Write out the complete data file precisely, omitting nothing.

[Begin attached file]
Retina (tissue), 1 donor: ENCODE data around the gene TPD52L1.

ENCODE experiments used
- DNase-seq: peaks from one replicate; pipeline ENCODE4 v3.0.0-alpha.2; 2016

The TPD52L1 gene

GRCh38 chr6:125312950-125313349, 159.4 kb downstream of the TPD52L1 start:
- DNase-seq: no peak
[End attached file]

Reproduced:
Retina (tissue), 1 donor: ENCODE data around the gene TPD52L1.

ENCODE experiments used
- DNase-seq: peaks from one replicate; pipeline ENCODE4 v3.0.0-alpha.2; 2016

The TPD52L1 gene

GRCh38 chr6:125312950-125313349, 159.4 kb downstream of the TPD52L1 start:
- DNase-seq: no peak